Gov. Tim Kaine signed a bill into law Tuesday, Oct. 10, that will have
truck drivers caught with over-height vehicles at the Hampton Roads
Bridge-Tunnel digging a lot deeper into their pockets.
Sponsored by Delegate Glenn Oder, R-Newport News, the bill – HB5061 –
was approved by legislators during a two-day special session on transportation
that wrapped up Sept. 28. The new law takes effect Jan. 1, 2007.
“My goal isn’t to penalize all the truckers. We’ve got to find a way to
penalize the bad apples,” Oder told “Land Line Now” on XM Satellite Radio prior
to the bill being signed into law.
Heftier fines and warning letters to trucking companies last year
helped briefly curtail incidents of too-tall trucks attempting passage in the
westbound tube along Interstate 64 near Norfolk, VA. The fines were $85, but
increased to $500 in July 2005.
In recent months, however, wayward trucks have been making their way
back on to the route, The Virginian-Pilot reported. The result has been more congestion.
To address the issue, Oder offered the bill to get tougher with problem
In addition to the $500 fines, Virginia law authorizes judges to add
three demerit points to a commercial driver’s license. It takes 18 demerits in
one year to trigger a license suspension.
The new law doubles to $1,000 the fine for truckers who ignore height
restrictions. Subsequent offenses will result in $2,500 fines. Violations will
be considered a moving violation to ensure it is included on the trucker’s
Oder said while he believes the fines that took effect a
year ago work as a deterrent they just aren’t high enough to solve the problem.
“When the fines initially got enacted and they first started ending up
in the courtroom there was almost a 70 percent drop in the number of violators.
But through the course of the spring and into early summer it eventually creped
back up to exactly where it was before we initiated the fines,” Oder said.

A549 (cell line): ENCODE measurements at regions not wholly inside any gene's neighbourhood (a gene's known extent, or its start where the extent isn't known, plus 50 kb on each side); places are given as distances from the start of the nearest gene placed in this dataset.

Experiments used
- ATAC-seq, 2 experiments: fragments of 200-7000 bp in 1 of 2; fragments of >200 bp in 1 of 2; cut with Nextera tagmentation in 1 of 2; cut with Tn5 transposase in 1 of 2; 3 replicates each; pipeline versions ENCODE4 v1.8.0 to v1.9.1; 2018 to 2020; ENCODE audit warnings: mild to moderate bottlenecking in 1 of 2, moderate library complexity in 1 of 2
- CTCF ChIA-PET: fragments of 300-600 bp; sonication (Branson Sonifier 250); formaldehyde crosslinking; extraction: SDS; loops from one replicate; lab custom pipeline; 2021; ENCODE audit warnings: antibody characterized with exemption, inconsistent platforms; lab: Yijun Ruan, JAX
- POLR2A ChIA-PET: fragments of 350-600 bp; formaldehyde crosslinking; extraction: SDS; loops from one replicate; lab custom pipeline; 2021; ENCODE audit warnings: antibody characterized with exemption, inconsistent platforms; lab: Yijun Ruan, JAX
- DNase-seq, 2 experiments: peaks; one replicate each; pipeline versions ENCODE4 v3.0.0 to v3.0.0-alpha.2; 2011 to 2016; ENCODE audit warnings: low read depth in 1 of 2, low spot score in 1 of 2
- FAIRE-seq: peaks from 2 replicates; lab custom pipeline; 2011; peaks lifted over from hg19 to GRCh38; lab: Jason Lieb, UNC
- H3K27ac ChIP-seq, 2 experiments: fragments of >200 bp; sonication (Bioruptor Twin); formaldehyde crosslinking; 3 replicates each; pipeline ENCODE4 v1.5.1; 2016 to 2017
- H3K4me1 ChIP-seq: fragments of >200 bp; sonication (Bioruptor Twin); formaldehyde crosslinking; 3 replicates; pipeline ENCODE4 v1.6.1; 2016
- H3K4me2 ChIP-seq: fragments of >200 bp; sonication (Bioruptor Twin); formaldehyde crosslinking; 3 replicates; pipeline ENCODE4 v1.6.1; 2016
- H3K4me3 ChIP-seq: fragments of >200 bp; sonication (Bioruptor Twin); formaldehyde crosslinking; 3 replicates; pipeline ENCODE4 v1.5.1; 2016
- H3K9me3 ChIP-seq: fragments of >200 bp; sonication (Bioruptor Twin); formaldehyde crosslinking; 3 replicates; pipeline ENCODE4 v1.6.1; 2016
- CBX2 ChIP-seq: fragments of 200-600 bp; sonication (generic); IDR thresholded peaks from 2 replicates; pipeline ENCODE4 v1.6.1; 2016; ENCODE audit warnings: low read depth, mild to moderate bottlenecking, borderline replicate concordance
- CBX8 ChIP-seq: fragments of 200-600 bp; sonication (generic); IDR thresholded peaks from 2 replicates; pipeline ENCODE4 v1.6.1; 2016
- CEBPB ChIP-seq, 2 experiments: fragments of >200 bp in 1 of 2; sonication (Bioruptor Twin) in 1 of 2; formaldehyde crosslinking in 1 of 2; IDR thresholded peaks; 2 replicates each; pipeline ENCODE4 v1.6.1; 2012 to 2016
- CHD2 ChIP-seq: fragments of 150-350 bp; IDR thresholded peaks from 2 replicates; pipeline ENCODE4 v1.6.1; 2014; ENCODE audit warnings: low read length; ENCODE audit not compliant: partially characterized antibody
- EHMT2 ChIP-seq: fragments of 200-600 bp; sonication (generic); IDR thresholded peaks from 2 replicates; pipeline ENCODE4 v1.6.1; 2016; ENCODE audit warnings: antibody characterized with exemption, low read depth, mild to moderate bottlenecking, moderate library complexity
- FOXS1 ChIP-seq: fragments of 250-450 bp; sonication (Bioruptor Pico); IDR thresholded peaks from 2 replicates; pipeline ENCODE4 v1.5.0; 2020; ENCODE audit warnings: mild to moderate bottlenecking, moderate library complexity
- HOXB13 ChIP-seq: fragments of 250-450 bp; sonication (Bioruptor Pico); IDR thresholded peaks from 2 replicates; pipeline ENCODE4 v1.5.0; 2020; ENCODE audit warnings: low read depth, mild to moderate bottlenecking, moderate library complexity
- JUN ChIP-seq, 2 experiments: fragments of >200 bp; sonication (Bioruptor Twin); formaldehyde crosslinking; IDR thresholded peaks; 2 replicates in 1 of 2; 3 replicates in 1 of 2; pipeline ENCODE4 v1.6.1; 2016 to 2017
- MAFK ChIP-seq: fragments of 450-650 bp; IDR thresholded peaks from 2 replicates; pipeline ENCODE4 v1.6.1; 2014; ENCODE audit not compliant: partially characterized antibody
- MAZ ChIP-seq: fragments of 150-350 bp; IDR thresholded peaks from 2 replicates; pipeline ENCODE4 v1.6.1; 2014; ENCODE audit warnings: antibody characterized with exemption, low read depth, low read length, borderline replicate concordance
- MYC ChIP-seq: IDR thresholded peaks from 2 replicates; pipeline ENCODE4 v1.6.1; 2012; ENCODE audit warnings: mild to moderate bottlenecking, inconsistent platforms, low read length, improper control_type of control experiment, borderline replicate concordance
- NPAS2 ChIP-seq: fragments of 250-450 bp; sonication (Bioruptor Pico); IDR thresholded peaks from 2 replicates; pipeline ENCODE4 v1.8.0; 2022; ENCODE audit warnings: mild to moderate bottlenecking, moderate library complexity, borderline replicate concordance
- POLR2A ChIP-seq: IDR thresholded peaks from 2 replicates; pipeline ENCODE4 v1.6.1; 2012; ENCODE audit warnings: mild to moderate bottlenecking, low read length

Signs have been posted on nearby Interstates 564 and 64, which merge to
form I-64, to inform truckers about the height restriction. In addition, fliers
have been posted at truck stops alerting truckers to the restrictions and the
penalties for violations.
If truckers fail to heed the warnings, a series of four over-height
sensors – one about one and three-quarters miles away from the tunnel entrance,
one at an inspection station three-quarters of a mile away, another at about a
quarter of a mile away, and a fourth close to the tunnel’s mouth – alert a
truck over 13 feet 6 inches tall if it attempts to pass.
Oder said that from May to mid-August, the Virginia
Department of Transportation stopped 1,400 trucks that sensors determined to be
close to or over the height restrictions. VDOT must stop traffic around the
bridge-tunnel an average of more than four times each business day because
truckers have ignored the warnings signals and approached the tunnel, he said.
Another bill signed into law by the governor encourages the state to
look into partnering with private groups.
The new law, previously HB5064, makes the Commonwealth Transportation
Board responsible for promoting increasing private investment in Virginia’s transportation infrastructure, including but not limited to acquisition of
causeways, bridges, tunnels, highways, and other transportation facilities.